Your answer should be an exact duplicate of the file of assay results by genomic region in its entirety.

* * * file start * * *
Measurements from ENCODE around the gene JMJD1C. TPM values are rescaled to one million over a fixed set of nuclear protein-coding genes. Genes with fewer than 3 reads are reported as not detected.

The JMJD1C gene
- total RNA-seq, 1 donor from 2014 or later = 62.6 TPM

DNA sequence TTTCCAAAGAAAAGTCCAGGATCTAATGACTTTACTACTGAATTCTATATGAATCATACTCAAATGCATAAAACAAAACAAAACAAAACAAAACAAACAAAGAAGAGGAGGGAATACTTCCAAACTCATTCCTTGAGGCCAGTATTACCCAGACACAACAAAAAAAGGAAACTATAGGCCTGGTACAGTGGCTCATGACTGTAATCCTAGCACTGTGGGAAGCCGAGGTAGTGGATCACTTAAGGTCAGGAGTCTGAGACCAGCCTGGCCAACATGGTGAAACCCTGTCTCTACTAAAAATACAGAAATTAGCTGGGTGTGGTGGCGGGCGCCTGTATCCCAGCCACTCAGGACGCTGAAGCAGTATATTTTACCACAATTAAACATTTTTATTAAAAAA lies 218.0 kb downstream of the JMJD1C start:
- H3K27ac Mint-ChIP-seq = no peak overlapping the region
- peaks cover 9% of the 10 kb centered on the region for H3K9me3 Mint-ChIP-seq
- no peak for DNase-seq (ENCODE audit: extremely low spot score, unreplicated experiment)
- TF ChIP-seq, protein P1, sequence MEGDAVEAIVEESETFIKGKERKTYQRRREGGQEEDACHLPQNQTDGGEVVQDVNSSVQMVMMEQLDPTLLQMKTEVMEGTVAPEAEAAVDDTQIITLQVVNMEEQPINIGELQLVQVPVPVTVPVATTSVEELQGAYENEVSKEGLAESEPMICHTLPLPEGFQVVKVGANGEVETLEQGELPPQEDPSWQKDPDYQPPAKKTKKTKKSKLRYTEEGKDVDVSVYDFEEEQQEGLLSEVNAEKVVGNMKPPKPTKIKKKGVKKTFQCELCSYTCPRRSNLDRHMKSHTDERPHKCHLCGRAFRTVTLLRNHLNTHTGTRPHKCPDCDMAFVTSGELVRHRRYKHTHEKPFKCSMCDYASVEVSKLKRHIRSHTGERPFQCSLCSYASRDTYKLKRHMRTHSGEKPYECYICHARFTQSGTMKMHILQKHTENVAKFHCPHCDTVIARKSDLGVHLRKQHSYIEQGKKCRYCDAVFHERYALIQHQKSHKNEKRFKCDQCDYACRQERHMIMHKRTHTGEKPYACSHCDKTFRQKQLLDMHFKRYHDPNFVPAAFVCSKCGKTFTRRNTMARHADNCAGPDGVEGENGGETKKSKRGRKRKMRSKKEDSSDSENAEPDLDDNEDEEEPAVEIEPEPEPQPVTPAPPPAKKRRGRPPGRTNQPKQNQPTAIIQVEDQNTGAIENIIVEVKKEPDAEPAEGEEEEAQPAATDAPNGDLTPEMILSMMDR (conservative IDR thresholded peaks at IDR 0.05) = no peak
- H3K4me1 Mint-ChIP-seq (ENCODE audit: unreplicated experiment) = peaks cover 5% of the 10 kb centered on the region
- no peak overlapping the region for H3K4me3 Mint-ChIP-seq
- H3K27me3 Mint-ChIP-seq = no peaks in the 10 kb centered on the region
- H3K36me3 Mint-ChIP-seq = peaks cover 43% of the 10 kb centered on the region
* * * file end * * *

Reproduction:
Measurements from ENCODE around the gene JMJD1C. TPM values are rescaled to one million over a fixed set of nuclear protein-coding genes. Genes with fewer than 3 reads are reported as not detected.

The JMJD1C gene
- total RNA-seq, 1 donor from 2014 or later = 62.6 TPM

DNA sequence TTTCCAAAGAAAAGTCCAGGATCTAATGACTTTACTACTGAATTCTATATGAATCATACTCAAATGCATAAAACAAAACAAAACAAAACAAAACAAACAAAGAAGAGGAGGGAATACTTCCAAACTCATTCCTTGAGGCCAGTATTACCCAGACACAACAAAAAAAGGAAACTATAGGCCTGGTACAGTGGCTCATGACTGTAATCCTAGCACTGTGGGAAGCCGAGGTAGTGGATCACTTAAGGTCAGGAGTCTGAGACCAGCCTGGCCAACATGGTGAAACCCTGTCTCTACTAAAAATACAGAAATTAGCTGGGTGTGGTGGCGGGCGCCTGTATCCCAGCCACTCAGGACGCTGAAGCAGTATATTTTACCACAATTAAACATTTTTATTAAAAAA lies 218.0 kb downstream of the JMJD1C start:
- H3K27ac Mint-ChIP-seq = no peak overlapping the region
- peaks cover 9% of the 10 kb centered on the region for H3K9me3 Mint-ChIP-seq
- no peak for DNase-seq (ENCODE audit: extremely low spot score, unreplicated experiment)
- TF ChIP-seq, protein P1, sequence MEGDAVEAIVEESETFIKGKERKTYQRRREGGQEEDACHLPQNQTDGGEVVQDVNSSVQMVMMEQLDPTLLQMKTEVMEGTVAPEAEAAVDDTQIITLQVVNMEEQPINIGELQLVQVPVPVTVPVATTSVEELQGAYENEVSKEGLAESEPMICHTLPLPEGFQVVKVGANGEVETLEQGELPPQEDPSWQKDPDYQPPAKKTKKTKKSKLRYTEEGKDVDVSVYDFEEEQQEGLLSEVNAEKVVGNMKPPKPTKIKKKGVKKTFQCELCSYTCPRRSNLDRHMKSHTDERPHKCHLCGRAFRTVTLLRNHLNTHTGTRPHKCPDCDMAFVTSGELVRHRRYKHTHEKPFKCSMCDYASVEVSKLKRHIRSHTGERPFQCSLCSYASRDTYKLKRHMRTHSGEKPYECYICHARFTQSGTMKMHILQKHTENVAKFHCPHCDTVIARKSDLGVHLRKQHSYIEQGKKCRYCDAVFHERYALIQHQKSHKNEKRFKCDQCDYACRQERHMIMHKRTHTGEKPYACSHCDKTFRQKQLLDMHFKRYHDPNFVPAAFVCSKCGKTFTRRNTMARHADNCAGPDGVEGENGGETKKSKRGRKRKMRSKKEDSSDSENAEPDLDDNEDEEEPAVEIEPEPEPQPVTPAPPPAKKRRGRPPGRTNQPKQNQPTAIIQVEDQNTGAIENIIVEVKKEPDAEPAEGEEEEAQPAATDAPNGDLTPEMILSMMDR (conservative IDR thresholded peaks at IDR 0.05) = no peak
- H3K4me1 Mint-ChIP-seq (ENCODE audit: unreplicated experiment) = peaks cover 5% of the 10 kb centered on the region
- no peak overlapping the region for H3K4me3 Mint-ChIP-seq
- H3K27me3 Mint-ChIP-seq = no peaks in the 10 kb centered on the region
- H3K36me3 Mint-ChIP-seq = peaks cover 43% of the 10 kb centered on the region